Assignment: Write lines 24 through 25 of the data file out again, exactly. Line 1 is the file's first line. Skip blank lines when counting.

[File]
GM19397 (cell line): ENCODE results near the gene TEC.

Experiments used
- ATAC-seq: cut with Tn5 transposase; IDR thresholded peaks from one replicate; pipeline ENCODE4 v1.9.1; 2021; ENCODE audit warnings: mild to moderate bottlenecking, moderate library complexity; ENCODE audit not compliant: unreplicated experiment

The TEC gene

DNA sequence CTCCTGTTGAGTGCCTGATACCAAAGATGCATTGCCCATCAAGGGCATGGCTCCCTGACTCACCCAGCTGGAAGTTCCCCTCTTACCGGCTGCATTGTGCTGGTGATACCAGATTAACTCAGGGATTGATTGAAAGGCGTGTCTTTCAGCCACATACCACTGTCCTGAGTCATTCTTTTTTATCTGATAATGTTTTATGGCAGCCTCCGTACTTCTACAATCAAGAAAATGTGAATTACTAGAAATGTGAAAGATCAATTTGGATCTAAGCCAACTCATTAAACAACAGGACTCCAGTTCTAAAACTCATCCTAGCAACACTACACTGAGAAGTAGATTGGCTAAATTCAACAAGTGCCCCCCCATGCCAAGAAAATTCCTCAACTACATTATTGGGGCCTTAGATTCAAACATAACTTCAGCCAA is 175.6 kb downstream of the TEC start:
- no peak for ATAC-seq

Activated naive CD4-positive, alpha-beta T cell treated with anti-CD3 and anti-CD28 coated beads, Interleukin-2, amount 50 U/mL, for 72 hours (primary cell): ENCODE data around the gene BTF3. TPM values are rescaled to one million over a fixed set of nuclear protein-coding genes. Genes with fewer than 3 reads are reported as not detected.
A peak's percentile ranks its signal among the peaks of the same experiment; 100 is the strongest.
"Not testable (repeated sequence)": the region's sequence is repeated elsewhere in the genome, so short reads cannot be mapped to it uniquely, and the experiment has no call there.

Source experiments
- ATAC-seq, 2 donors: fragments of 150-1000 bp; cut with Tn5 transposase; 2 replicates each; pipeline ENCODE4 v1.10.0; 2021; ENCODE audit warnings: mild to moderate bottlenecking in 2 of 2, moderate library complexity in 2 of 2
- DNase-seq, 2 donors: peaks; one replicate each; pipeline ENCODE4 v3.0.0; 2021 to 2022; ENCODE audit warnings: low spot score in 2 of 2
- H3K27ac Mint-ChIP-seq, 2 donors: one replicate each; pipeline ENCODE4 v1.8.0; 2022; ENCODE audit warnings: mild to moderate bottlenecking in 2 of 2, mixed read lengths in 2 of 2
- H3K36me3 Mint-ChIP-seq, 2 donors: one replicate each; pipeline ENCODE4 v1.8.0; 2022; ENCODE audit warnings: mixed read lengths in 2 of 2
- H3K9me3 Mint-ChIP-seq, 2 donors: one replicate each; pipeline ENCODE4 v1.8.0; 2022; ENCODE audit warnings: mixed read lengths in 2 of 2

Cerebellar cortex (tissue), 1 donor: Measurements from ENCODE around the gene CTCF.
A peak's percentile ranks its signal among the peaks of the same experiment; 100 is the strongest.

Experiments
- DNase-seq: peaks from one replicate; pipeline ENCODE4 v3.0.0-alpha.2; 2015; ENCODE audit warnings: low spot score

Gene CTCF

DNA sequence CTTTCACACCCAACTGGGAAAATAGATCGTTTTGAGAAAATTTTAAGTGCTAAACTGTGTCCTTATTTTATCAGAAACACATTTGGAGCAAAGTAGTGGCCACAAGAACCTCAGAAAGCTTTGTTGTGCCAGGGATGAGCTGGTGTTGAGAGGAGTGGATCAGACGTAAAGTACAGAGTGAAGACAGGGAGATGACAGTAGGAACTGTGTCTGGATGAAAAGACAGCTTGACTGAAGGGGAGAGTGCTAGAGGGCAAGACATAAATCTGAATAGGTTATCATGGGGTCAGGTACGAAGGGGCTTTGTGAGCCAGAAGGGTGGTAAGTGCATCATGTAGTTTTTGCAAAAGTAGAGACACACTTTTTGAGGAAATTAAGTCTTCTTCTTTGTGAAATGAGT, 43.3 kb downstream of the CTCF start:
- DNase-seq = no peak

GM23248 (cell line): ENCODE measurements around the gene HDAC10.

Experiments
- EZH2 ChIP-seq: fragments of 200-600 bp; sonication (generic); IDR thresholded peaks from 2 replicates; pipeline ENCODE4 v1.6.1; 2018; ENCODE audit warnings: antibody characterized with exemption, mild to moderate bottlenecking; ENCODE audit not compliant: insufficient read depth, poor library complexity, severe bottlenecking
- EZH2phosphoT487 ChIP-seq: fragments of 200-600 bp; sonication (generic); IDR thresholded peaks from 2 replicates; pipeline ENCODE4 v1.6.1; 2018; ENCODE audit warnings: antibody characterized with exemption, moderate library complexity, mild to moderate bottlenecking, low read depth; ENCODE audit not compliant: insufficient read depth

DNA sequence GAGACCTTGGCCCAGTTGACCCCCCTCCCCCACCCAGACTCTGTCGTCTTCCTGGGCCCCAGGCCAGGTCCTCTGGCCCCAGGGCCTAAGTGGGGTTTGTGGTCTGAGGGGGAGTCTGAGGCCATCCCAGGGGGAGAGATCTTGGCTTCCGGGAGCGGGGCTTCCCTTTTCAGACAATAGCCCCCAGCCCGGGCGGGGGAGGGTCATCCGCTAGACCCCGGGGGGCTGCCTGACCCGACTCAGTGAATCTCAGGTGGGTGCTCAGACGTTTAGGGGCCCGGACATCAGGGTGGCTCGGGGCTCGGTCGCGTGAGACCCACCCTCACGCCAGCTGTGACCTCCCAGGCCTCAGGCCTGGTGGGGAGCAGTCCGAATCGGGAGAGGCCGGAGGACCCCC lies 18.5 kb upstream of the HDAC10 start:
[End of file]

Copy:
Experiments
- EZH2 ChIP-seq: fragments of 200-600 bp; sonication (generic); IDR thresholded peaks from 2 replicates; pipeline ENCODE4 v1.6.1; 2018; ENCODE audit warnings: antibody characterized with exemption, mild to moderate bottlenecking; ENCODE audit not compliant: insufficient read depth, poor library complexity, severe bottlenecking